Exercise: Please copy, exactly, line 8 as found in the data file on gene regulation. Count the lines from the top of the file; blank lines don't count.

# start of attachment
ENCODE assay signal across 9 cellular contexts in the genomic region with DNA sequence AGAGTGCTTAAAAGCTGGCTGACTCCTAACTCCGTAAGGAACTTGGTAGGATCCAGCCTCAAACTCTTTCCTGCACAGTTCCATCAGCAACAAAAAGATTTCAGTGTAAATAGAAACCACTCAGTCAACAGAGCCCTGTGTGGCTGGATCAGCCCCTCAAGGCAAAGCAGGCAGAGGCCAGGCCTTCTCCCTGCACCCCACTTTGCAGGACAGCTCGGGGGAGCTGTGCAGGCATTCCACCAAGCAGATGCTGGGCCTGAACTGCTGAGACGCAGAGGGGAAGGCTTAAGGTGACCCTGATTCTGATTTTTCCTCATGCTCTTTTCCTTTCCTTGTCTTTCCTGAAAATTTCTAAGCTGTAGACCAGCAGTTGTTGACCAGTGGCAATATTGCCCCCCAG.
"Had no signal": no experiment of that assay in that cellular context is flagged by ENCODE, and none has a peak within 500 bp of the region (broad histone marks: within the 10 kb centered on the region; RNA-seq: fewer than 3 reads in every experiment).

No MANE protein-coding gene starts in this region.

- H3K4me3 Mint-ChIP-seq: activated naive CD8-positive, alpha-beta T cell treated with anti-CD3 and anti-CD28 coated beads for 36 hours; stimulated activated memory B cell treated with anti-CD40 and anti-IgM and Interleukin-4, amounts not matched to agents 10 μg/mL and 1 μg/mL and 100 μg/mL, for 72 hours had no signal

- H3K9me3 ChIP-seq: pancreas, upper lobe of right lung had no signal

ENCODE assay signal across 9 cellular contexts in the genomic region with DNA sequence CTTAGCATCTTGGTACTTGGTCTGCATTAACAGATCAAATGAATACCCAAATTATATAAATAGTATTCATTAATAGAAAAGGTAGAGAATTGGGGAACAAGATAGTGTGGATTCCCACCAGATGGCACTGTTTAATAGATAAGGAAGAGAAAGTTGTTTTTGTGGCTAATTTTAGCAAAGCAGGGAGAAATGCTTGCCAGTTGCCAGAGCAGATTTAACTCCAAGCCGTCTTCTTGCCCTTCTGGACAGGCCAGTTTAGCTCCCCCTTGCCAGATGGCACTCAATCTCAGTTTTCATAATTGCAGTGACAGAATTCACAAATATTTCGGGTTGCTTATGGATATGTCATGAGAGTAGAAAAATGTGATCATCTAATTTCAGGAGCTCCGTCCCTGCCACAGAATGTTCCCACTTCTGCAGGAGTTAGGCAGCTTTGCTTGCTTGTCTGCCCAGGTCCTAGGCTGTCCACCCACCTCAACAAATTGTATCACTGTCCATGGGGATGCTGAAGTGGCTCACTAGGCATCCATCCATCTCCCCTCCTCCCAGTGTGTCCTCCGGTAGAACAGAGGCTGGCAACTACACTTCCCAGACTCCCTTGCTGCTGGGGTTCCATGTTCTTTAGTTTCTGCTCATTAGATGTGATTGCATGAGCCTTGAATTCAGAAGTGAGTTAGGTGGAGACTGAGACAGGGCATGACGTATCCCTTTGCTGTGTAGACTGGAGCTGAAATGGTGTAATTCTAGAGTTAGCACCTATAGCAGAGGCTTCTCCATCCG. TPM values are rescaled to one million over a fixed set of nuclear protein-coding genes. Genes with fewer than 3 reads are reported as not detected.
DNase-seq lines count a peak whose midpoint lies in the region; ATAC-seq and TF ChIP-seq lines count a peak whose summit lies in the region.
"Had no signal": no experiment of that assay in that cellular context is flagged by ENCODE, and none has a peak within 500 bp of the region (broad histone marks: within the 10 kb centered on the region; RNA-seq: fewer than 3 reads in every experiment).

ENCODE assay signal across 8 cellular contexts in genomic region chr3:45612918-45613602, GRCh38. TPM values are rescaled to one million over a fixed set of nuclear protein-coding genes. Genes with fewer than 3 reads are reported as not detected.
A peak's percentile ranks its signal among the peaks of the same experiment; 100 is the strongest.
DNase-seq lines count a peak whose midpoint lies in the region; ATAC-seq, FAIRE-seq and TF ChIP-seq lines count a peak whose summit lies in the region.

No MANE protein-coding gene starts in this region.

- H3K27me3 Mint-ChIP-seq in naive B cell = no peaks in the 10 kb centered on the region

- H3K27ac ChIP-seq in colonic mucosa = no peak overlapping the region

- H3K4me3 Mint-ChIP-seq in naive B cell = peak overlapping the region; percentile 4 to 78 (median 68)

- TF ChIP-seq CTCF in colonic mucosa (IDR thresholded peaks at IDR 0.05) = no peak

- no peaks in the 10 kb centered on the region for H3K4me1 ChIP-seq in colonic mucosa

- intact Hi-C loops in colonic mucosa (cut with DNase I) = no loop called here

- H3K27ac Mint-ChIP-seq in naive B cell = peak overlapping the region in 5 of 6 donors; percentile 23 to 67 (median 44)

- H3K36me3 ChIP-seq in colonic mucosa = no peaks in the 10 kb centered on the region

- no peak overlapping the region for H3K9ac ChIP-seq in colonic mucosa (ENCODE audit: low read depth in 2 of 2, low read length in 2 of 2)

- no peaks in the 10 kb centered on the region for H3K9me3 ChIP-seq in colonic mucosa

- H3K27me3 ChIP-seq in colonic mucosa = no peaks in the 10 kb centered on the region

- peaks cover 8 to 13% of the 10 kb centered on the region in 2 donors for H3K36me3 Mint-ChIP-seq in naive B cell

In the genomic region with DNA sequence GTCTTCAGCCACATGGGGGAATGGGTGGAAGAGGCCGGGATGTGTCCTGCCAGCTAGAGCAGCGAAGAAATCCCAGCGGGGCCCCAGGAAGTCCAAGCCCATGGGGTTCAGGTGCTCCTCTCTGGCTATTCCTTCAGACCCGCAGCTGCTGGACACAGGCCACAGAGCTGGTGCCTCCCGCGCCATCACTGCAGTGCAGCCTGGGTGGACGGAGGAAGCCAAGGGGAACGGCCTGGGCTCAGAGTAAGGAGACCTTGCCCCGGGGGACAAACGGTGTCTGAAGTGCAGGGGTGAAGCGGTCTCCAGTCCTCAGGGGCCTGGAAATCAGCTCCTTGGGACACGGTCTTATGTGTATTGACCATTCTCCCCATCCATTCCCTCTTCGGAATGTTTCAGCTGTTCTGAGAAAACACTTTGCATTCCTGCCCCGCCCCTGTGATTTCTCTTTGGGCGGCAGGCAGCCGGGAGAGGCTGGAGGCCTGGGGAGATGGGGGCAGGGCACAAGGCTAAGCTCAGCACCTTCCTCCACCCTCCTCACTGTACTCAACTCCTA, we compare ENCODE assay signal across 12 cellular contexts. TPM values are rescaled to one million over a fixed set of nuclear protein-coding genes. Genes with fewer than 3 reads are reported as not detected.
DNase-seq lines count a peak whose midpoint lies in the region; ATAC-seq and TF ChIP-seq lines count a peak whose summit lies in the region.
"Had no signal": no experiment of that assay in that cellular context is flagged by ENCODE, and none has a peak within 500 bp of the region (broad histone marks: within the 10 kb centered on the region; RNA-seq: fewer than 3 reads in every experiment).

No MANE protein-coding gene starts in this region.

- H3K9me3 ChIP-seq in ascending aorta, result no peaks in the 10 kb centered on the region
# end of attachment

"Had no signal": no experiment of that assay in that cellular context is flagged by ENCODE, and none has a peak within 500 bp of the region (broad histone marks: within the 10 kb centered on the region; RNA-seq: fewer than 3 reads in every experiment).